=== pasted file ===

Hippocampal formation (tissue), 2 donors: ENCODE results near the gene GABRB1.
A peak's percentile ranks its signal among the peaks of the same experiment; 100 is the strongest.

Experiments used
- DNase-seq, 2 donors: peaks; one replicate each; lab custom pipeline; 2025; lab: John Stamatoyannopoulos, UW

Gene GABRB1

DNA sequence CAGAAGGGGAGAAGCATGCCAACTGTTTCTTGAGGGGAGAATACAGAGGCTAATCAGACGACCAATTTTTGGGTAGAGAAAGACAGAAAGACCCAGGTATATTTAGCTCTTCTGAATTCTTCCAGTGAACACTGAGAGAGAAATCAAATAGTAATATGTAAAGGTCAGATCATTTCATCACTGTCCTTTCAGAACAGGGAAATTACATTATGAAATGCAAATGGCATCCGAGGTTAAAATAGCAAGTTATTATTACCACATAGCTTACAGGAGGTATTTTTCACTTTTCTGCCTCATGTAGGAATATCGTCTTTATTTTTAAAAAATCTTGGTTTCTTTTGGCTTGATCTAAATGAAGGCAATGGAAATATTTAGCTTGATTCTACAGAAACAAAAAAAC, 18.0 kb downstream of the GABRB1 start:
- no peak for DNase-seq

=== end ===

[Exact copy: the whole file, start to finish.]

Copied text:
Hippocampal formation (tissue), 2 donors: ENCODE results near the gene GABRB1.
A peak's percentile ranks its signal among the peaks of the same experiment; 100 is the strongest.

Experiments used
- DNase-seq, 2 donors: peaks; one replicate each; lab custom pipeline; 2025; lab: John Stamatoyannopoulos, UW

Gene GABRB1

DNA sequence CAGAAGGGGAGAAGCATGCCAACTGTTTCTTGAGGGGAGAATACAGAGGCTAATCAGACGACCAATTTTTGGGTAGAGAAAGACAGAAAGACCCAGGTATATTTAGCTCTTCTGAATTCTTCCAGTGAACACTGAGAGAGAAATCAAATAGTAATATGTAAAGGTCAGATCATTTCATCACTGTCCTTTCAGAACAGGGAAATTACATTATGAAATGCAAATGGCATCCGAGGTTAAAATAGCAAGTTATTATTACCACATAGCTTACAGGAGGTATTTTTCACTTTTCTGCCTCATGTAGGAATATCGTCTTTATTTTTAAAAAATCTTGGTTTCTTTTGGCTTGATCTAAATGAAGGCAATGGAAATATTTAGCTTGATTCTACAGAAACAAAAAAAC, 18.0 kb downstream of the GABRB1 start:
- no peak for DNase-seq